Following the salutation, Paul writes something again that is very typical for his letters. It is a prayer for Philemon and thanksgiving for the way that the Lord is working in his life.  We learn that Philemon is a faithful believer – that he is generous, that he loves people, and that he is kind – showing the love of Jesus to the people.

After that prayer is where the letter gets interesting. It takes a different turn than Paul’s other letters.  Paul now makes a rather urgent appeal on behalf of Onesimus. Paul calls him my child.  It looks like Paul has been doing some discipling of his own while in prison – in chains for the gospel.  It appears that Onesimus at some point in the past ran away from Philemon and we aren’t given any background on that.  From what we can gather from Paul, it doesn’t seem like he was much of a servant and really not worth much. Paul states that Onesimus wasn’t much use to you in the past.

Apparently the discipling that Paul has been doing has caused a great chance in Onesimus’ heart – so much so that Paul would rather keep him to help in the work of furthering the gospel, but Paul know that wouldn’t be right. It would be wrong to keep another man’s servant.  It appears from what we can gather that Onesimus is willing to go back, but I would guess that he is just a little concerned to go back because of the circumstances under which he left.  Paul is writing this letter on his behalf and as a Christian brother asking Philemon to accept Onesimus back – but not as a slave or a servant – because Onesimus is willing to come back – but as a beloved brother in Christ – Paul says he is now a man, I beleive meaning that Onesimus has matured.  Paul goes one more step and asks Philemon to accept Onesimus as Philemon would accept Paul.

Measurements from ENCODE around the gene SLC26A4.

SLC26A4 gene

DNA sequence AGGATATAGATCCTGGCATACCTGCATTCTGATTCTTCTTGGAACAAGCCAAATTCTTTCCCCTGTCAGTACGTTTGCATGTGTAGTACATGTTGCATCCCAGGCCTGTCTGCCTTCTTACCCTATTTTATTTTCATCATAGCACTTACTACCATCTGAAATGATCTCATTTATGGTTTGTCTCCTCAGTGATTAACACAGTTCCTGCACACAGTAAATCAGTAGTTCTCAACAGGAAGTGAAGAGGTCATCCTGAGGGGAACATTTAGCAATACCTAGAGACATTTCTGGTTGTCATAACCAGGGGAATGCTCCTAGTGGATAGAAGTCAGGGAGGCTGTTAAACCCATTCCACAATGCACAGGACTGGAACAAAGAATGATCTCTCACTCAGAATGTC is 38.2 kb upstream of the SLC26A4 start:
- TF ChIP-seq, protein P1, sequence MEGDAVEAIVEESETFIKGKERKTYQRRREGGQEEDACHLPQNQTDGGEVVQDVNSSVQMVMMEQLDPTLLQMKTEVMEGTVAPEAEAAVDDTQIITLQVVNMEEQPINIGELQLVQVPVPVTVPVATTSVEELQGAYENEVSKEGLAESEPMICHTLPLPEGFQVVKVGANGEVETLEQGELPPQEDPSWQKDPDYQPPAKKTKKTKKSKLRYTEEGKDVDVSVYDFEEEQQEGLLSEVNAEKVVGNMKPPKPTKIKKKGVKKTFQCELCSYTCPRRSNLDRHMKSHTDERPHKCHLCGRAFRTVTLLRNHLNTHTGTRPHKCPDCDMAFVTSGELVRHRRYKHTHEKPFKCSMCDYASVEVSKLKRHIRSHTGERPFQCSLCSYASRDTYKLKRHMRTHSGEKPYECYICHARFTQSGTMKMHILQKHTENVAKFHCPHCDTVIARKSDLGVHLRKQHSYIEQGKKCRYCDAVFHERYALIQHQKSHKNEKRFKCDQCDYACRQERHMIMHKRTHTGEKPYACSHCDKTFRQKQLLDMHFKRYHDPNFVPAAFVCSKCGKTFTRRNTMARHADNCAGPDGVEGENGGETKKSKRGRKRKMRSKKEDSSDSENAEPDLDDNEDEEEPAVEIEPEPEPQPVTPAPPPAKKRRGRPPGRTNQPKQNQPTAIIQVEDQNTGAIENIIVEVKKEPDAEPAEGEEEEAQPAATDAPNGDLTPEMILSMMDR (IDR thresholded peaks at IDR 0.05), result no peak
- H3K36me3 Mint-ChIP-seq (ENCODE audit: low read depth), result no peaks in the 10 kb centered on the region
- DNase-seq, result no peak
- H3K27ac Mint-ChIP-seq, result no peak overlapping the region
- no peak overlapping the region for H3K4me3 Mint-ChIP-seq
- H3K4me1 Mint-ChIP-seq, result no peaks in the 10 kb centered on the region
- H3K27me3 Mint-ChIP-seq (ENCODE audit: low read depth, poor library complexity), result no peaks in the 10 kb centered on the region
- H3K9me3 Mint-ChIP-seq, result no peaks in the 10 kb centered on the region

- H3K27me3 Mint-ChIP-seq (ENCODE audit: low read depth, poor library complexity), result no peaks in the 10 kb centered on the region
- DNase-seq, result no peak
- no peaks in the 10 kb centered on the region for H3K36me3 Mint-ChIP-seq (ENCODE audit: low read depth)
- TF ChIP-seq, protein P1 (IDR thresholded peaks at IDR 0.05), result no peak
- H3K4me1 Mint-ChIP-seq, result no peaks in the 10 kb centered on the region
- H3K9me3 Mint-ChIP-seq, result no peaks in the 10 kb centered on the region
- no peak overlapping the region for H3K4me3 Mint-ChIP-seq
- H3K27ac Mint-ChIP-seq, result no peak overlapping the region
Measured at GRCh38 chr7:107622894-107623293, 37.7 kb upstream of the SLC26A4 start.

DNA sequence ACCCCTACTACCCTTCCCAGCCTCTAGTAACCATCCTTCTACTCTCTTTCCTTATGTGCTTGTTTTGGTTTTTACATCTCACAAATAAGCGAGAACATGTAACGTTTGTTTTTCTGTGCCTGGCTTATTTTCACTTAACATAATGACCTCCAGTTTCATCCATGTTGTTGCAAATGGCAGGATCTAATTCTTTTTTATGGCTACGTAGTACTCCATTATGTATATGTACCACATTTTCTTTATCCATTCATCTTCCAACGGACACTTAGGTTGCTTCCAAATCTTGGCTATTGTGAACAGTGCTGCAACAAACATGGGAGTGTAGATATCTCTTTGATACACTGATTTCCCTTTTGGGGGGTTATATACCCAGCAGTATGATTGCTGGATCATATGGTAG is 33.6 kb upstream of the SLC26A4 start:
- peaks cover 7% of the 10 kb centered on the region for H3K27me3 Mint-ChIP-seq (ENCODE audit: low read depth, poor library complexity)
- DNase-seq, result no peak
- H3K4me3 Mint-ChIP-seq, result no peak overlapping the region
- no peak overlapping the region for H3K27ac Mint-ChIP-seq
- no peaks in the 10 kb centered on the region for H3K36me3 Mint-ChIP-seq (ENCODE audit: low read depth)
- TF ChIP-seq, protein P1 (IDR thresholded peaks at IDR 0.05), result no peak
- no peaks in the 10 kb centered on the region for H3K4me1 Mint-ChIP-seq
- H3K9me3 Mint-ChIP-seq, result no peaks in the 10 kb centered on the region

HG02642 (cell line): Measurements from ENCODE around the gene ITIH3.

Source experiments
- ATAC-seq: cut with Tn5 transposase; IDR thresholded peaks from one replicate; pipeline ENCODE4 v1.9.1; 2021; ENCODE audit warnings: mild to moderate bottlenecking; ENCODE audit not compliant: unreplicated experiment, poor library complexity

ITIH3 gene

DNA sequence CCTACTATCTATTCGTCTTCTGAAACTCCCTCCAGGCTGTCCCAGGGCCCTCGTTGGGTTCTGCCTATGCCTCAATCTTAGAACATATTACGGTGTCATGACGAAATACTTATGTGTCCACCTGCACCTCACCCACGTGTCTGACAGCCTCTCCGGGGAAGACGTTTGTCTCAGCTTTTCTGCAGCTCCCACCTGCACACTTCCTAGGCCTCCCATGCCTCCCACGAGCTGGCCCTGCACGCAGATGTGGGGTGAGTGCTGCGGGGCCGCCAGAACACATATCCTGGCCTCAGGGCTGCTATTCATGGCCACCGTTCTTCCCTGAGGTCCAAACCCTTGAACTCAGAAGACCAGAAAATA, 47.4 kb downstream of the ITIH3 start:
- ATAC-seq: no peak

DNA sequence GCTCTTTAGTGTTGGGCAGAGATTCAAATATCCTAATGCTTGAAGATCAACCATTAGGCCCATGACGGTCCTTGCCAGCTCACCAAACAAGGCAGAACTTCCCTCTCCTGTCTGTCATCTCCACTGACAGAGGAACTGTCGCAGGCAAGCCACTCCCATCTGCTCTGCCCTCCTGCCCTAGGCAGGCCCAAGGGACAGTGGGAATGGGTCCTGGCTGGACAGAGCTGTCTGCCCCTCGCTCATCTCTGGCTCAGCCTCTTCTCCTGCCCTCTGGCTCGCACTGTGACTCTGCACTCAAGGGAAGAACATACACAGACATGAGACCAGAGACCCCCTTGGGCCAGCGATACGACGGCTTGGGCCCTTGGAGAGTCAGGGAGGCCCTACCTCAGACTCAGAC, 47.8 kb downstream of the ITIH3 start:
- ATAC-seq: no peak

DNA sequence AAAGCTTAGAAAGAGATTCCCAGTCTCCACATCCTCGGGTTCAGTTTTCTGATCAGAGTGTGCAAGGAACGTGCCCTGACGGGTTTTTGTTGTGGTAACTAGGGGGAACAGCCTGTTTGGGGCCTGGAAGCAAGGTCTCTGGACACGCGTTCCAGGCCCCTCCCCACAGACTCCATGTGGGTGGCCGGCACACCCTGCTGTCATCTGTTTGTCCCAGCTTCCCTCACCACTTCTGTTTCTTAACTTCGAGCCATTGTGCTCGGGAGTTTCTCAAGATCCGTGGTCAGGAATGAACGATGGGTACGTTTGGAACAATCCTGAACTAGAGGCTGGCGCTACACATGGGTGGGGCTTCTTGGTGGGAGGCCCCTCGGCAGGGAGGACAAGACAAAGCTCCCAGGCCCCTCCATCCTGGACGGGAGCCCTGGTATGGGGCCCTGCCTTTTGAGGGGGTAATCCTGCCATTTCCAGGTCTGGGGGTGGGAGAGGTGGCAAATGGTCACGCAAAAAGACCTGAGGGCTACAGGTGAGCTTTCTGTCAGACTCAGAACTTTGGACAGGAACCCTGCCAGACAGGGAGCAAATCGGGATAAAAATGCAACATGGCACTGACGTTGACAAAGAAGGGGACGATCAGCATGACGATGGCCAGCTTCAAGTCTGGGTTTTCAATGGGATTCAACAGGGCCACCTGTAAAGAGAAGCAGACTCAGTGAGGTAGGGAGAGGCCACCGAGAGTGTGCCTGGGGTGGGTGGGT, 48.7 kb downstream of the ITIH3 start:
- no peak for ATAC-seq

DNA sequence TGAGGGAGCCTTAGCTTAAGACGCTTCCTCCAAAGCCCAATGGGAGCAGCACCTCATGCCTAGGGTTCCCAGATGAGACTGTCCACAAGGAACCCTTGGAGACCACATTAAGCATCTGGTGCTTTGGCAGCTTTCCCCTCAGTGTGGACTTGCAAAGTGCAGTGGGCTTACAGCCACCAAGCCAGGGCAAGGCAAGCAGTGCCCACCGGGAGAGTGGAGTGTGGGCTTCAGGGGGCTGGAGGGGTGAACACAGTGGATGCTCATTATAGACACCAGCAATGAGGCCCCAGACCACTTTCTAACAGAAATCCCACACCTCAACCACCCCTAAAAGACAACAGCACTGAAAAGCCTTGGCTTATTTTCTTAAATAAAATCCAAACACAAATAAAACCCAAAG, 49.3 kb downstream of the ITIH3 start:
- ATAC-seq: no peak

What a great picture of the body of Christ – what a great picture of what Christ has done for us. We ran away from God, but Christ pursued us. Through the work of the cross and the power of the resurrection and the work of the Holy Spirit in our lives, we have been welcomed back into the family – we have matured. Sometimes we think that God might not want us back, but Jesus has “written” to him on our behalf and now we are called sons and daughters – we are brothers and sisters – we are co-workers in the cause of Christ.

Going back to Paul’s original words about grace.  Onesimus has received quite a gift from Paul.  Now Paul is asking that Philemon extend grace to Onesimus and receive him back as not a slave but a brother in Christ.  So many times it is easy to get our feelings hurt – believe me I am talking as one and the same.  I wear my feelings on my sleeves.  Yet Christ is asking us to extend grace to those who need it – and who doesn’t need grace? We are even asked to extend grace to those who have hurt us in the past – that’s hard and yet it is what Christ did for us – while we were yet sinners, Christ died for us (Romans 5:8). We were enemies of the God and God extended us grace through Christ. It doesn’t get anymore sobering than that.

Who do you need to extend grace to today?